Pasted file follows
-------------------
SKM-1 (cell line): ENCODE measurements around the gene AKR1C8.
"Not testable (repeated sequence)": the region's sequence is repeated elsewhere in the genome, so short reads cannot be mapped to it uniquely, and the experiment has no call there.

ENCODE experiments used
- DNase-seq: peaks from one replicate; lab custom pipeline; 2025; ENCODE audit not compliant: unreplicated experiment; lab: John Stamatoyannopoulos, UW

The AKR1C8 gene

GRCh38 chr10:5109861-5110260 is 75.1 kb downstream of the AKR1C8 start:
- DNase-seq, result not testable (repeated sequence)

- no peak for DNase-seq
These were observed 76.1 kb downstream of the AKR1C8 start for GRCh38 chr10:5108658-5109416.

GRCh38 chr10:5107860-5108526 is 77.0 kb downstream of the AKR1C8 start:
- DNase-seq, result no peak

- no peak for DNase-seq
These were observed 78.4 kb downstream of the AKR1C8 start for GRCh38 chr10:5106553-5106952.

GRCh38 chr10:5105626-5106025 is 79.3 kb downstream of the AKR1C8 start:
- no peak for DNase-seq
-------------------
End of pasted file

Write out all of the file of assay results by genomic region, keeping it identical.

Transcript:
SKM-1 (cell line): ENCODE measurements around the gene AKR1C8.
"Not testable (repeated sequence)": the region's sequence is repeated elsewhere in the genome, so short reads cannot be mapped to it uniquely, and the experiment has no call there.

ENCODE experiments used
- DNase-seq: peaks from one replicate; lab custom pipeline; 2025; ENCODE audit not compliant: unreplicated experiment; lab: John Stamatoyannopoulos, UW

The AKR1C8 gene

GRCh38 chr10:5109861-5110260 is 75.1 kb downstream of the AKR1C8 start:
- DNase-seq, result not testable (repeated sequence)

- no peak for DNase-seq
These were observed 76.1 kb downstream of the AKR1C8 start for GRCh38 chr10:5108658-5109416.

GRCh38 chr10:5107860-5108526 is 77.0 kb downstream of the AKR1C8 start:
- DNase-seq, result no peak

- no peak for DNase-seq
These were observed 78.4 kb downstream of the AKR1C8 start for GRCh38 chr10:5106553-5106952.

GRCh38 chr10:5105626-5106025 is 79.3 kb downstream of the AKR1C8 start:
- no peak for DNase-seq